A pile of dirty dishes looms in the kitchen. It’s your spouse’s night to wash, but you know he or she has had a long day so you grab a sponge and step up to the plate. It’s just one of the minor daily sacrifices you make in the name of love. But what if you had a long, stressful day, too?
A new study from the University of Arizona, forthcoming in the Journal of Social and Personal Relationships, published by SAGE, suggests that while making sacrifices in a romantic relationship is generally a positive thing, doing so on days when you are feeling especially stressed may not be beneficial.
The study, led by Casey Totenhagen, a research scientist in the UAJohn & Doris Norton School of Family and Consumer Sciences, is featured in the journal’s podcast series, Relationship Matters.
Participants in the study included 164 couples, married and unmarried, whose relationships ranged in length from six months to 44 years.
Each of the 328 individuals was asked to fill out daily online surveys, over the course of seven days, indicating the daily sacrifices they made for their partner in 12 categories, such as child care, household tasks and amount of time spent with friends, among others. They also were asked to report on the number of hassles they experienced that day and how much those hassles affected them. The participants then ranked, on a scale of one to seven, how committed they felt to their partners, how close they felt to their partners and how satisfied they felt with their relationship that day.
For purposes of the study, sacrifice was defined not as a large, life-altering decision but rather as a small change in daily routine in order to do something nice for a partner and maintain the quality of the relationship.
Researchers found that individuals who made sacrifices for their significant others generally reported feeling more committed to their partners when they performed those nice behaviors. But when they made sacrifices on days when they had experienced a lot of hassles, they did not feel more committed.
“On days when people were really stressed, when they were really hassled, those sacrifices weren’t really beneficial anymore, because it was just one more thing on the plate at that point,” Totenhagen said. “If you’ve already had a really stressful day, and then you come home and you’re sacrificing for your partner, it’s just one more thing.”
“You need to be mindful of the resources that you have to do those sacrifices at the end of the day,” she added. “Maybe trying to pile on more sacrifices at the end of a really stressful day isn’t the best time.”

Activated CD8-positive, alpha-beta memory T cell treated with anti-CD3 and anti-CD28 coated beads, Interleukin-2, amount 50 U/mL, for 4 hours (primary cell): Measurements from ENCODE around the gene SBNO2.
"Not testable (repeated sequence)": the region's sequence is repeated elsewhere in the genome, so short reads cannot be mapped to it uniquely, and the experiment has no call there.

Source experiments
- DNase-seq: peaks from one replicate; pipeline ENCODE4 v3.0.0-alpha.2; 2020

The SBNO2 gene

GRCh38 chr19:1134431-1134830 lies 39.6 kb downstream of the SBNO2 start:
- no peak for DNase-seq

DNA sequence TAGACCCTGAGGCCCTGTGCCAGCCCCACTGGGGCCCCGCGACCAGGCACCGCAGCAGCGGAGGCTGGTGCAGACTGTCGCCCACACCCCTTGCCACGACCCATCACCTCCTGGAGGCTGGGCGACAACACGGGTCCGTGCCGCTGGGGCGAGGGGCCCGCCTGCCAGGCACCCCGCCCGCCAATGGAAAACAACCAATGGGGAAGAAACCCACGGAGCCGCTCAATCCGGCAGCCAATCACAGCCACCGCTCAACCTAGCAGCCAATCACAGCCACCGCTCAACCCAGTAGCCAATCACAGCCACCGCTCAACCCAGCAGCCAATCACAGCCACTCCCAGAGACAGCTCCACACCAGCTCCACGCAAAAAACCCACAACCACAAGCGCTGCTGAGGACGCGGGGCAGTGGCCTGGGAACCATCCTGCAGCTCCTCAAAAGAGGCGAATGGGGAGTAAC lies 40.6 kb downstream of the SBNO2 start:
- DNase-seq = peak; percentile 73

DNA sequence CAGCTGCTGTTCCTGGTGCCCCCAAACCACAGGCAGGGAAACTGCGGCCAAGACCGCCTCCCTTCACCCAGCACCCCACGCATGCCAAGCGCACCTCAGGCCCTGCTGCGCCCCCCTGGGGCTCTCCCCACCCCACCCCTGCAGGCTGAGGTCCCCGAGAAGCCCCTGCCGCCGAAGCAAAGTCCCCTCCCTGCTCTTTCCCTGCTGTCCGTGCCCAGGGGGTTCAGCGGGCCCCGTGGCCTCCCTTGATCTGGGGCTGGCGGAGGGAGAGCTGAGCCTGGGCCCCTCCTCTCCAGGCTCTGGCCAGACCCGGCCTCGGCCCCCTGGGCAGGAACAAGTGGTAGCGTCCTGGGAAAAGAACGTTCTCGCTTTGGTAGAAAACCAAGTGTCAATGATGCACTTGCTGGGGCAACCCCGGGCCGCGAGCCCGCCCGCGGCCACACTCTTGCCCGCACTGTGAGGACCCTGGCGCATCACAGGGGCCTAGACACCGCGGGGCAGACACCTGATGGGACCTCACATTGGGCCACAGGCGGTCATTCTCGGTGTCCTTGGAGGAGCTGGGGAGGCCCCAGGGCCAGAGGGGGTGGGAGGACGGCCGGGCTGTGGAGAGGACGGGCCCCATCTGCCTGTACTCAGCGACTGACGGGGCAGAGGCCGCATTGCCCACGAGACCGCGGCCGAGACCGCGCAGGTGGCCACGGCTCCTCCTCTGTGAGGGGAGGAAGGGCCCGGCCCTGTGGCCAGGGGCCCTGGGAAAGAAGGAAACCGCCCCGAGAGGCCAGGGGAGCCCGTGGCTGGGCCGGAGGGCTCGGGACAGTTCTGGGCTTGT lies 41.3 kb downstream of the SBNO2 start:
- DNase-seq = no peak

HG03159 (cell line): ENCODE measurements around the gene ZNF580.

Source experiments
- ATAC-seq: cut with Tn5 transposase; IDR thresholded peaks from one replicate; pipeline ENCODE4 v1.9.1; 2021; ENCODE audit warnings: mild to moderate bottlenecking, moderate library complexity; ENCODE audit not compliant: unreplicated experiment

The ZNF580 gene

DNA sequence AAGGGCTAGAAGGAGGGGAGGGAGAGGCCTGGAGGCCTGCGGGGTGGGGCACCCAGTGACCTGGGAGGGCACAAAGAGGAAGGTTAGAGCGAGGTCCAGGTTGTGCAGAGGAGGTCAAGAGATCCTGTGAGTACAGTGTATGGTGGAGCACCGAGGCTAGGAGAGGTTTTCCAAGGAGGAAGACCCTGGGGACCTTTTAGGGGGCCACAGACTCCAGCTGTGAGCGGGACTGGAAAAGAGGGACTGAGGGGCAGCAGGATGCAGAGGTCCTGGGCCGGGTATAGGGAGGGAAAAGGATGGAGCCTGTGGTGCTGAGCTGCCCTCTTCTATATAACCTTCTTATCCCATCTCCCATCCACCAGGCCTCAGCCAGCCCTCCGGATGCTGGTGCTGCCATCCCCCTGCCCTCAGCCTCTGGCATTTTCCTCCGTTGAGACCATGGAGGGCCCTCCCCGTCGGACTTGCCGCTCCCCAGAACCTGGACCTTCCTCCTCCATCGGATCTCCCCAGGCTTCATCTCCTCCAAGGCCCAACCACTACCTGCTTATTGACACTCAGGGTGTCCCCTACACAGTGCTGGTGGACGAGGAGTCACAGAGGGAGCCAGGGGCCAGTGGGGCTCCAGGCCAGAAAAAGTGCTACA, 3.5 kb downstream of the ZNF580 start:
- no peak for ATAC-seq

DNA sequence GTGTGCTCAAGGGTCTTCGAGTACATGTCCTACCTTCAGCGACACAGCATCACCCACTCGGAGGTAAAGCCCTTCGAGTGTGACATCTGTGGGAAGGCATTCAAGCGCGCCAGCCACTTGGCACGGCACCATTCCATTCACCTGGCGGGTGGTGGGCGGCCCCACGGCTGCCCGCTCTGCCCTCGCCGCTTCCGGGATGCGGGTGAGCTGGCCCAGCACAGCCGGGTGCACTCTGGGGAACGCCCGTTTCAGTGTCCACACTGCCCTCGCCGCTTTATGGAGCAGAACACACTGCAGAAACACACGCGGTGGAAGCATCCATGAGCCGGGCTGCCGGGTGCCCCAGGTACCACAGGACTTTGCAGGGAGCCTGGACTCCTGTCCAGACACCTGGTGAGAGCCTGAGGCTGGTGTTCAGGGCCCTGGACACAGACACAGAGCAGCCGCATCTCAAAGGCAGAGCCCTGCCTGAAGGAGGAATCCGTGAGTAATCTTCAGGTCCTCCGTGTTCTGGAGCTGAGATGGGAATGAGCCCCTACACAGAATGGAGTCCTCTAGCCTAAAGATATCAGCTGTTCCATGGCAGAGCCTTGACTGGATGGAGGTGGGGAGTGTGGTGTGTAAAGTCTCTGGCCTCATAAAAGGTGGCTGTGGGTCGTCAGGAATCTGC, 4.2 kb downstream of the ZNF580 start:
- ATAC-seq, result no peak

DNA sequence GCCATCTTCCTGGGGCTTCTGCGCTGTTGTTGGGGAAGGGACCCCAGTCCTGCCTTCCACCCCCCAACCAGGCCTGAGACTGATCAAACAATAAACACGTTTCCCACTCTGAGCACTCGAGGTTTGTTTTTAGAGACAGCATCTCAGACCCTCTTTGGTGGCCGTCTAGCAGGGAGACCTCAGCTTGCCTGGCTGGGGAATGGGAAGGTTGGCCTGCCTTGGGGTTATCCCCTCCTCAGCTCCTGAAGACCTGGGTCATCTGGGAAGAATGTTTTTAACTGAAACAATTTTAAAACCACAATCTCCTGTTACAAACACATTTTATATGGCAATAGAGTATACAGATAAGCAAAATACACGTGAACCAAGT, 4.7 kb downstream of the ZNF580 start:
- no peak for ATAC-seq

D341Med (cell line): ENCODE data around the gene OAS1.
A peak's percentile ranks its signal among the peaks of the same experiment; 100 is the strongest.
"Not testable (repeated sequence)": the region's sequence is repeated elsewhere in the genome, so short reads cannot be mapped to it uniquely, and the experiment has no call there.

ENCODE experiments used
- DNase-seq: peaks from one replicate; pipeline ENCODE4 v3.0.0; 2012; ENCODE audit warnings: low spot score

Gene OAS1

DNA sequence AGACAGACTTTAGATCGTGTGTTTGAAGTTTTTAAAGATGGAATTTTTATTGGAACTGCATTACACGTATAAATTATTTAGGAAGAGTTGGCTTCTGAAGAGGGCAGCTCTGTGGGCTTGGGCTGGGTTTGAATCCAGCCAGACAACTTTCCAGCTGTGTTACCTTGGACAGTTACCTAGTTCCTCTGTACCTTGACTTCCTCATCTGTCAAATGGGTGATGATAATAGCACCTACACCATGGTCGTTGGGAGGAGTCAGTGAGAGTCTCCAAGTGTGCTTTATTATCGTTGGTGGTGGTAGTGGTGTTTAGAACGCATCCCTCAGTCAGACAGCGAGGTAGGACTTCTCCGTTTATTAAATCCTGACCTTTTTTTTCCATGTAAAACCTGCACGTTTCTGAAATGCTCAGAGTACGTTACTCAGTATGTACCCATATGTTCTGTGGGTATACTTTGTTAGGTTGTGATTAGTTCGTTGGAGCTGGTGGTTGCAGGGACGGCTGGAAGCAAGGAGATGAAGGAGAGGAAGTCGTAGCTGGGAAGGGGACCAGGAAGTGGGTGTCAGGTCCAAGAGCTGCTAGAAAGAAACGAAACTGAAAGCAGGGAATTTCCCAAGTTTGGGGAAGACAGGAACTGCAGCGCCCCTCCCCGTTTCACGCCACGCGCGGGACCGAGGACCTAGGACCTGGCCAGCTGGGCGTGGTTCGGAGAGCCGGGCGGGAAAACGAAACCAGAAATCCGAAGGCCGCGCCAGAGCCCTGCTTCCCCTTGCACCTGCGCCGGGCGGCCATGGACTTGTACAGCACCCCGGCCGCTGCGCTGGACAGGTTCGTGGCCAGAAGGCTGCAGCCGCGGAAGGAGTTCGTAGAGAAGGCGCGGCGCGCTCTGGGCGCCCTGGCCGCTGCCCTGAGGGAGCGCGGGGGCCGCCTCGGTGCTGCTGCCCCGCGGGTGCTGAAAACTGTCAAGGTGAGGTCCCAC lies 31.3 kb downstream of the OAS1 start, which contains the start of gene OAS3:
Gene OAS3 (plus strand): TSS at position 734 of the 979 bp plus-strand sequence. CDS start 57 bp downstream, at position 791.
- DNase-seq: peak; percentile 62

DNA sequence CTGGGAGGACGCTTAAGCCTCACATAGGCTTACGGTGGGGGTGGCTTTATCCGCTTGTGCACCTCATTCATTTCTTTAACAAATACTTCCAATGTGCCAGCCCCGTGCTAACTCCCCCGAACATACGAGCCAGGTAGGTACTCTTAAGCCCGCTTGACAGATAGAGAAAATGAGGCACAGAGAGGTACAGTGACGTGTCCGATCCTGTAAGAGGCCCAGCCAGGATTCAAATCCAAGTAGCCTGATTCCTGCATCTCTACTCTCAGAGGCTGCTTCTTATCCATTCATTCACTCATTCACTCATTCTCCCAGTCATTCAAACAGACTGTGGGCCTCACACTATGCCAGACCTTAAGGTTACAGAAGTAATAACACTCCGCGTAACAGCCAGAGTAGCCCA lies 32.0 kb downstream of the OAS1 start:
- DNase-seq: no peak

It’s worth noting, Totenhagen said, that individuals on the receiving end of a partner’s sacrifice did not report feeling more committed to their partner, perhaps because they were unaware that their partner had done anything special for them; that lack of awareness is a phenomenon explored in other research and is something Totenhagen hopes to study more in depth in the future.
When it came to feelings of relationship satisfaction and closeness, making sacrifices for one’s partner seemed to have little bearing one way or another.
However, the daily hassles reported by an individual did affect closeness and satisfaction for both partners, regardless of which one experienced those hassles.
“We found that sacrifices did not significantly predict satisfaction and closeness, but we found that hassles played a pretty big role for those two outcomes,” Totenhagen said. “And it didn’t matter which partner was having the hassling day; it likely affected both individuals.”
Those findings, Totenhagen said, support existing research suggesting people don’t typically do very well at compartmentalizing different aspects of their lives – like work and personal lives – which often results in a “spillover” effect.
“If I have a terrible day at work, I’m going to come home feeling grumpy, and probably my quality of interaction with my partner won’t be as great,” she said. “And if my partner has a stressful day, they’re probably coming home feeling grumpy and they won’t have the energy to have positive interactions, so I still suffer from my partner’s stressful day.”
The implication, said Totenhagen, is that couples would do best to work through those daily hassles together.
“It’s really important that couples work on coping with those daily stressors as they occur, before they have a chance to build up,” she said. “Even if I had stressful experiences that didn’t involve my partner, it can still impact my partner, so it might be beneficial for us to work on those together.”
Totenhagen’s co-authors on the paper – titled “Good days, bad days: Do sacrifices improve relationship quality?” – include Melissa Curran, Emily Butler and Joyce Serido, all of the UA Norton School of Family and Consumer Sciences.
The work is part of Totenhagen’s ongoing research on romantic relationships.
“I want to understand what makes good relationships good and bad relationships bad, and I think that a lot of that comes in our daily interactions with our partners and how our daily lives seep into our relationships,” she said. “I think it’s really useful, then, to try and understand not just the big things that happen in relationships but the things we can do every day to foster positivity with our partners through our everyday interactions.”